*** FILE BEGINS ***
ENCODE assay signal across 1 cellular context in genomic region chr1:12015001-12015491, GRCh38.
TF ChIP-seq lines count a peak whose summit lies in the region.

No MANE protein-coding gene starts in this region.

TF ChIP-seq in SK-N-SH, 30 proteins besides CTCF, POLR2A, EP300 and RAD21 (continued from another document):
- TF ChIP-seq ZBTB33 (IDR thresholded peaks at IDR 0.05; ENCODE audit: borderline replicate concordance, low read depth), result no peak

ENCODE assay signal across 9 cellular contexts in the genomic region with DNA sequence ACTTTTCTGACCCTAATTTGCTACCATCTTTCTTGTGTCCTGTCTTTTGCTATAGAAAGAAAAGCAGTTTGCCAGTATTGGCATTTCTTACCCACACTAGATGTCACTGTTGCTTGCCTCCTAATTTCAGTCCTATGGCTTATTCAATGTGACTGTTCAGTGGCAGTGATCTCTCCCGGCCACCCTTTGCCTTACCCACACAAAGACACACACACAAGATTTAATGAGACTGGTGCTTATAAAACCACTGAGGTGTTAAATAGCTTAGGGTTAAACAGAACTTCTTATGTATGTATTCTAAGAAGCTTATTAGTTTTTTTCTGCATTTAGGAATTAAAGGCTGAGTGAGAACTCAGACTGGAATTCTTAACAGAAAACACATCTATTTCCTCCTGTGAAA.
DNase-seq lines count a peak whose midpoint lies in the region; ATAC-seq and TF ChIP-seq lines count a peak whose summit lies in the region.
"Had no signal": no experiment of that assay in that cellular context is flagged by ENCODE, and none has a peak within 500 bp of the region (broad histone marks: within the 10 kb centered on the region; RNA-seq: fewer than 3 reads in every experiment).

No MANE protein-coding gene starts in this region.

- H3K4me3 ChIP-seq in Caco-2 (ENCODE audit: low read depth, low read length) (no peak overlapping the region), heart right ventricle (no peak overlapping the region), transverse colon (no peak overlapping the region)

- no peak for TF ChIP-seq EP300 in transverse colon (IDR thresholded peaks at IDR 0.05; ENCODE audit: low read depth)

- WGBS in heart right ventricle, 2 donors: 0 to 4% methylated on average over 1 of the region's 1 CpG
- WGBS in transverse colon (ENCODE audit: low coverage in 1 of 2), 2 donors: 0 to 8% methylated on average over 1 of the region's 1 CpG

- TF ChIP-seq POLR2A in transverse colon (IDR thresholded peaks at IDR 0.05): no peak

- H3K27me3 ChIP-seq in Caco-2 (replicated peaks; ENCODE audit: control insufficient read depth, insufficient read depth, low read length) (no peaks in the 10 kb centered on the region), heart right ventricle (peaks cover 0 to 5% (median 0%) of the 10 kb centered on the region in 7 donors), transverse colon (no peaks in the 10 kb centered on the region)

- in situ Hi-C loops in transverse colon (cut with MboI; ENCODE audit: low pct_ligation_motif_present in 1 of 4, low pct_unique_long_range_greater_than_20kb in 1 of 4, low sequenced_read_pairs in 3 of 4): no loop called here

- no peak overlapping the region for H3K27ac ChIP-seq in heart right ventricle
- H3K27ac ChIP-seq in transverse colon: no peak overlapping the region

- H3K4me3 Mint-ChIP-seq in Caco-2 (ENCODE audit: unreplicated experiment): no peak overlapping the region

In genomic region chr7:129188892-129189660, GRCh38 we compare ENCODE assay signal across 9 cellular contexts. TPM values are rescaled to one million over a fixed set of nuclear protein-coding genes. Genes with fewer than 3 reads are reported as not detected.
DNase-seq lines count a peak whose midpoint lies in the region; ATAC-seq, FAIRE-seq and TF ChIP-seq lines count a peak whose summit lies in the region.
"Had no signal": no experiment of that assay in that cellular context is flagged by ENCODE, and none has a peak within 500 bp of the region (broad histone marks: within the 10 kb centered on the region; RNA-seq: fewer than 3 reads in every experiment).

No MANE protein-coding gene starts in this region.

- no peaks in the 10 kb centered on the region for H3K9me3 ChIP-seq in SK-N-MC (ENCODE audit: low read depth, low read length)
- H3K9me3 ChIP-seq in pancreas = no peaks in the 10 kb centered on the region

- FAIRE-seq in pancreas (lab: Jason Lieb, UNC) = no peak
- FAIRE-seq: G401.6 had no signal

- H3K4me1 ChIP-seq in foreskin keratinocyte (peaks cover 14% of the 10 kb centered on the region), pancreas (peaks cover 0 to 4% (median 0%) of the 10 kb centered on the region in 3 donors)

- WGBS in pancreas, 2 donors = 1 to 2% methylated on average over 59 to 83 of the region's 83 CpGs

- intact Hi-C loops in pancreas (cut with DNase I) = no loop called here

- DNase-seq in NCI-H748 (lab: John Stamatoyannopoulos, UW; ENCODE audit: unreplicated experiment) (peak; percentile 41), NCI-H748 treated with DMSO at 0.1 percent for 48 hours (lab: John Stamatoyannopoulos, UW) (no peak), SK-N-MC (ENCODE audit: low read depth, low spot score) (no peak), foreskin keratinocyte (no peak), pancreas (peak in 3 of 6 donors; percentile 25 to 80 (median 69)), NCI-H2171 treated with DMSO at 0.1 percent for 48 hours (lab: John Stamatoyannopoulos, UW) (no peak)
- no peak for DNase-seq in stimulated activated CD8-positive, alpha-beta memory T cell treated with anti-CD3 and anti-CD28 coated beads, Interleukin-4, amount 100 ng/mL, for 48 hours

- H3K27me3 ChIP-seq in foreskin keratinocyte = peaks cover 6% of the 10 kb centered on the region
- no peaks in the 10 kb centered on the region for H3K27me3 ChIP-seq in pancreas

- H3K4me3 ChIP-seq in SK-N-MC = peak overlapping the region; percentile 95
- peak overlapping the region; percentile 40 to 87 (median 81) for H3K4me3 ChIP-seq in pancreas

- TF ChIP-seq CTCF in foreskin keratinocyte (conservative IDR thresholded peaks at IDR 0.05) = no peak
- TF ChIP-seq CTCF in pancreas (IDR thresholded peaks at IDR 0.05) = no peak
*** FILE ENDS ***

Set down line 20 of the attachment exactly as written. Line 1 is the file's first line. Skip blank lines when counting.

In genomic region chr7:129188892-129189660, GRCh38 we compare ENCODE assay signal across 9 cellular contexts. TPM values are rescaled to one million over a fixed set of nuclear protein-coding genes. Genes with fewer than 3 reads are reported as not detected.